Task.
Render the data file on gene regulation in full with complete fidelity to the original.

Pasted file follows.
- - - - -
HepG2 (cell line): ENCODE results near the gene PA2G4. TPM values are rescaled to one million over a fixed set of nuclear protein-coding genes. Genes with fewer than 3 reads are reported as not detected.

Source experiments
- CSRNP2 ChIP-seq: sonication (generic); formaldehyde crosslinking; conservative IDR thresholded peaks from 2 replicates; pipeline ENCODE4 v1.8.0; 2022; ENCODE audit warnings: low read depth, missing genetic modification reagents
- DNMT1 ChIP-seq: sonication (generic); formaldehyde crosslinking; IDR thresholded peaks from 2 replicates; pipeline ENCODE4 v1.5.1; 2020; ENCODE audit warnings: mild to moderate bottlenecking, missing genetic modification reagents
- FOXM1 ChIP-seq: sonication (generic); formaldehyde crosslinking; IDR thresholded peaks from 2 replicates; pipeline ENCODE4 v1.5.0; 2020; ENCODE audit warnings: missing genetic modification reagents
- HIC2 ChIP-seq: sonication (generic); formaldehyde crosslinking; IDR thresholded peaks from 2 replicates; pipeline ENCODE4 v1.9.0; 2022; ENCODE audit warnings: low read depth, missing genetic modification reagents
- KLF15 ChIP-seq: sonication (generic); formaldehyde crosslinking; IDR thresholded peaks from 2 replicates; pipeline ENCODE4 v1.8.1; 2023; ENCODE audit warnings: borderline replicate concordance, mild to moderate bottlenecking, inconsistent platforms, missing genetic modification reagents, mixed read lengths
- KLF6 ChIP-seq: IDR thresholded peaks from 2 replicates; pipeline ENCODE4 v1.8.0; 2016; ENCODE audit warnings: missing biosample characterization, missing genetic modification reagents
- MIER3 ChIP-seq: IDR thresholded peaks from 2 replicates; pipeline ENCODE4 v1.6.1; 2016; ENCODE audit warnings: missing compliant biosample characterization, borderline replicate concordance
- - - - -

HepG2 (cell line): ENCODE results near the gene PA2G4. TPM values are rescaled to one million over a fixed set of nuclear protein-coding genes. Genes with fewer than 3 reads are reported as not detected.

Source experiments
- CSRNP2 ChIP-seq: sonication (generic); formaldehyde crosslinking; conservative IDR thresholded peaks from 2 replicates; pipeline ENCODE4 v1.8.0; 2022; ENCODE audit warnings: low read depth, missing genetic modification reagents
- DNMT1 ChIP-seq: sonication (generic); formaldehyde crosslinking; IDR thresholded peaks from 2 replicates; pipeline ENCODE4 v1.5.1; 2020; ENCODE audit warnings: mild to moderate bottlenecking, missing genetic modification reagents
- FOXM1 ChIP-seq: sonication (generic); formaldehyde crosslinking; IDR thresholded peaks from 2 replicates; pipeline ENCODE4 v1.5.0; 2020; ENCODE audit warnings: missing genetic modification reagents
- HIC2 ChIP-seq: sonication (generic); formaldehyde crosslinking; IDR thresholded peaks from 2 replicates; pipeline ENCODE4 v1.9.0; 2022; ENCODE audit warnings: low read depth, missing genetic modification reagents
- KLF15 ChIP-seq: sonication (generic); formaldehyde crosslinking; IDR thresholded peaks from 2 replicates; pipeline ENCODE4 v1.8.1; 2023; ENCODE audit warnings: borderline replicate concordance, mild to moderate bottlenecking, inconsistent platforms, missing genetic modification reagents, mixed read lengths
- KLF6 ChIP-seq: IDR thresholded peaks from 2 replicates; pipeline ENCODE4 v1.8.0; 2016; ENCODE audit warnings: missing biosample characterization, missing genetic modification reagents
- MIER3 ChIP-seq: IDR thresholded peaks from 2 replicates; pipeline ENCODE4 v1.6.1; 2016; ENCODE audit warnings: missing compliant biosample characterization, borderline replicate concordance